home

No Verdict Today in John Edwards Trial

Update: No verdict today, the jurors asked for some exhibits and a board to write and markers. Their requests pertained to the Bunny Mellon contributions.

Update: Here are the final instructions given to the jury in the John Edwards trial.

I really want to write something positive today, to give Team Edwards support and let them know that, outside of North Carolina, there are people like me and TalkLeft readers who think John Edwards has gotten the short end of the stick in this trial.

[More]

I don't have much to say about closings, because there's no detailed coverage and I don't have the transcripts. Final Jury instructions should be posted today, after the jury begins deliberating. The jury were read the instructions Thursday. In a trial like this, the instructions can make or break the case.

I'll leave you with a few things to tide you over while waiting:

That ought to get you started. I'm keeping my fingers crossed all day.

Update: The judge didn't define what reasonable doubt is, only what it is not.

This is a heavy and strict burden, the highest in the law and higher than the burden of proof in civil cases; but it does not require the government to prove a defendantís guilt beyond all possible doubt. The test is one of reasonable doubt.

The law presumes that reasonable doubt is a concept within the ordinary competence of a jury, that is, that you will be able to apply reasonable doubt according to its plain, ordinary, and everyday meaning. Therefore, I will not define any further what is, or is not, reasonable doubt.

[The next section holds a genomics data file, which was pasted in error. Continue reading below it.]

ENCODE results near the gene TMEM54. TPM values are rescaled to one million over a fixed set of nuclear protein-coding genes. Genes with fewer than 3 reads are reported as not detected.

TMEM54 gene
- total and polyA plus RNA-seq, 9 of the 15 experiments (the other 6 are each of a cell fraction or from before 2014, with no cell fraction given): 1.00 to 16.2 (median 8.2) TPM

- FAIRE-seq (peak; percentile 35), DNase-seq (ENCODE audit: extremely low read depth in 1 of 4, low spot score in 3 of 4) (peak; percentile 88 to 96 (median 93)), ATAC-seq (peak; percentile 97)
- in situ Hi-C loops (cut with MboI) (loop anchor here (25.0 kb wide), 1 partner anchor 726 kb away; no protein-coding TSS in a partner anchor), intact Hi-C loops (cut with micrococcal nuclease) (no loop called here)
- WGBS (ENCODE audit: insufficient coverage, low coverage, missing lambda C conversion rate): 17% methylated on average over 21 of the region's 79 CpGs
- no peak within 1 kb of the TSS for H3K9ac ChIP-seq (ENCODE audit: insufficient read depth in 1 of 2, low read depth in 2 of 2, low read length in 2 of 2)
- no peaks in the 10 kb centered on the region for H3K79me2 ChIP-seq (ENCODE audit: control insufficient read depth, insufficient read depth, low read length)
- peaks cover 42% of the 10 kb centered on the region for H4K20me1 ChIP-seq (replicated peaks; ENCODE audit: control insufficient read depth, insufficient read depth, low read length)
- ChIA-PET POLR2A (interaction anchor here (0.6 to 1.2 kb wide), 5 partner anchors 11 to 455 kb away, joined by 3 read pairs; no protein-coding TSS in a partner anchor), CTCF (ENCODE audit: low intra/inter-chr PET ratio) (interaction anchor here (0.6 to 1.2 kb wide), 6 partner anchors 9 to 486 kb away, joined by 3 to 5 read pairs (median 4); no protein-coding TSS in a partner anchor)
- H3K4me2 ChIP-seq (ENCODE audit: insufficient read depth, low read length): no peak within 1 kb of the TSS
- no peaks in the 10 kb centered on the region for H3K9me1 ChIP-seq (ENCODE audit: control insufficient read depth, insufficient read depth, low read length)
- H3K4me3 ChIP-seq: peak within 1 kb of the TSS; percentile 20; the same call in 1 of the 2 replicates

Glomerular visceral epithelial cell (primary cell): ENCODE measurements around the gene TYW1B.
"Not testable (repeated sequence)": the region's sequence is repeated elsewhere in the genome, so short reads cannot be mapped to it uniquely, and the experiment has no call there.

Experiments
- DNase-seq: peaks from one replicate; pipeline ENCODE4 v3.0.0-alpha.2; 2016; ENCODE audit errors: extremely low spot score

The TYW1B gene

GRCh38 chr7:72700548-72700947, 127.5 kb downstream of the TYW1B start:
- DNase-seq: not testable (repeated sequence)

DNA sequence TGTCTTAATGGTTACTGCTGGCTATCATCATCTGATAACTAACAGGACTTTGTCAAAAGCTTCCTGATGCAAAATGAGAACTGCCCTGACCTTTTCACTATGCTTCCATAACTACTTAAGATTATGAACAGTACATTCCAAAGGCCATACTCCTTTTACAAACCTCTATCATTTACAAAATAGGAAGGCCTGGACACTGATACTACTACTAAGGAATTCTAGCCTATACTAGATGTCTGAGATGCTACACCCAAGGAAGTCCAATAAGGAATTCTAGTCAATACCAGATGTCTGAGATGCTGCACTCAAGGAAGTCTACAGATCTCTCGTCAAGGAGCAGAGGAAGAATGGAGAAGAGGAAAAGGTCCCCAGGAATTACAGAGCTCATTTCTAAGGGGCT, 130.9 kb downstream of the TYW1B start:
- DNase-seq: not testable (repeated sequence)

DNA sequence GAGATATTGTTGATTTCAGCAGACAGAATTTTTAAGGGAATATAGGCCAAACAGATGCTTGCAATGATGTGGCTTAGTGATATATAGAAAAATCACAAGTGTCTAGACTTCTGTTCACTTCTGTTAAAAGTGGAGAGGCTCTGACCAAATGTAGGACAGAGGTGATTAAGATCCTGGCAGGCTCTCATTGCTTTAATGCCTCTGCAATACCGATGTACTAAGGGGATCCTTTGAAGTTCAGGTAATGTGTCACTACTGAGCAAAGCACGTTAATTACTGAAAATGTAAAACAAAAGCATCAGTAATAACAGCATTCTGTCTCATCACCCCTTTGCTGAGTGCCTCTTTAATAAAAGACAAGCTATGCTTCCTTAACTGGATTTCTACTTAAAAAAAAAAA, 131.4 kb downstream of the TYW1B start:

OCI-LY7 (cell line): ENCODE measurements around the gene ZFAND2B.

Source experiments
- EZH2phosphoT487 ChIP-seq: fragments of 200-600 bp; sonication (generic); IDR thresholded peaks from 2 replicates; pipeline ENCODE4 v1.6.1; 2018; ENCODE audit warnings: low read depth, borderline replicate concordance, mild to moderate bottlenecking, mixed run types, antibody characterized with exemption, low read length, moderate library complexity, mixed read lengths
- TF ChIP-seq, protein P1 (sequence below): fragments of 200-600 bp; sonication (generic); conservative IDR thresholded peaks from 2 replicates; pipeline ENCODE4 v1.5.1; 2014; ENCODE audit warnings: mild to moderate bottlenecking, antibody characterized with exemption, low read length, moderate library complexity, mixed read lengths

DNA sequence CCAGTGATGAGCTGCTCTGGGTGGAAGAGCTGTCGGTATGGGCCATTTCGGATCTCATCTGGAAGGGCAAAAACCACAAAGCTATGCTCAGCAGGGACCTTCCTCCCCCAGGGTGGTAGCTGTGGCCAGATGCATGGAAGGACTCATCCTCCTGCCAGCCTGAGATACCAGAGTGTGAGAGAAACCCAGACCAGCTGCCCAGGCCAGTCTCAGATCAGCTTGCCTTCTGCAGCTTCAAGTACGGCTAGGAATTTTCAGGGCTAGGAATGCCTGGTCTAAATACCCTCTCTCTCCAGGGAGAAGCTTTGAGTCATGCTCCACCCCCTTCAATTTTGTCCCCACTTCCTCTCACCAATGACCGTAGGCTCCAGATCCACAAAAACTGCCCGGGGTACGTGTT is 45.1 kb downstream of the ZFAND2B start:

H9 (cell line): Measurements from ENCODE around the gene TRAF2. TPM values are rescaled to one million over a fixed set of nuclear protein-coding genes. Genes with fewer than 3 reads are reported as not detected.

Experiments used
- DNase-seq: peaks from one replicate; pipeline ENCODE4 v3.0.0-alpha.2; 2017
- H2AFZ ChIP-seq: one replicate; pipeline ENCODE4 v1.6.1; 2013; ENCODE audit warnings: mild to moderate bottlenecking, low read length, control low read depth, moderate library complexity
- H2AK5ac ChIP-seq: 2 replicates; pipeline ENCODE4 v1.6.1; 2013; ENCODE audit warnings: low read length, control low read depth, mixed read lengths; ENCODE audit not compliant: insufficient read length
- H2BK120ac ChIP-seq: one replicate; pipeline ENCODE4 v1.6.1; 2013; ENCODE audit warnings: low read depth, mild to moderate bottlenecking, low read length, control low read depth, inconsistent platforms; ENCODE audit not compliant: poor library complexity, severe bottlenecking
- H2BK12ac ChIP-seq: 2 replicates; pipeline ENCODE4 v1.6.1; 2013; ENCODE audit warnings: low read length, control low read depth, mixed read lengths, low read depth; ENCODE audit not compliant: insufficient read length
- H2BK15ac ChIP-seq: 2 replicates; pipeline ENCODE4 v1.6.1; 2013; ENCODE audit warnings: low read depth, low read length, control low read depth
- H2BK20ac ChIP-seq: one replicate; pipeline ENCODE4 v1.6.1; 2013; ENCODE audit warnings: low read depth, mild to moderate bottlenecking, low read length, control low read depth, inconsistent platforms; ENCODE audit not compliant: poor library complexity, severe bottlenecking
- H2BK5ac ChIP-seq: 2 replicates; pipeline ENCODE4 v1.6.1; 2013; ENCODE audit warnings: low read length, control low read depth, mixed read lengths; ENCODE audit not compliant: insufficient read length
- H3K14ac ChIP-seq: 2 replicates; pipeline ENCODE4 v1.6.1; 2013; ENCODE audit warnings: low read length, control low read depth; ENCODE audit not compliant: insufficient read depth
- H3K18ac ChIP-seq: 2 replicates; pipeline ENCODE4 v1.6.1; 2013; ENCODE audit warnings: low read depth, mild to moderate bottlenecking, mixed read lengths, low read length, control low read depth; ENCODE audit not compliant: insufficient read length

< Zimmerman Discovery Released | From the George Zimmerman Discovery >
  • The Online Magazine with Liberal coverage of crime-related political and injustice news

  • Contribute To TalkLeft


  • Display: Sort:
    Definitely has my support (5.00 / 2) (#1)
    by ruffian on Fri May 18, 2012 at 12:01:22 PM EST
    The donors saying they were not making a campaign contribution, and the money never going into the campaign account makes it clear enough to me that whatever was going on had nothing to do with an attempt to break campaign finance law.  

    And the (inadmissible) fact theFEC said the money (5.00 / 2) (#2)
    by Angel on Fri May 18, 2012 at 12:21:14 PM EST
    wasn't campaign contributions.  

    Parent
    Yes - the jury should be able to know that (5.00 / 3) (#3)
    by ruffian on Fri May 18, 2012 at 02:18:30 PM EST
    IMO. What if they convict and find that out later?

    Parent
    Yes, and the judge's instructions (5.00 / 2) (#4)
    by KeysDan on Fri May 18, 2012 at 02:40:49 PM EST
    that reasonable doubt is not all possible doubt would hardly have been necessary if the jury had the entire record to evaluate.   As it is, it is unfair to the jury's deliberations,  not to mention justice for  John Edwards, of course.

    Parent
    Wel, if that happens, John Edwards is in (5.00 / 2) (#5)
    by caseyOR on Fri May 18, 2012 at 02:40:50 PM EST
    prison.  The jurors are p!ssed off. The prosecutors are happy as clams.

    Parent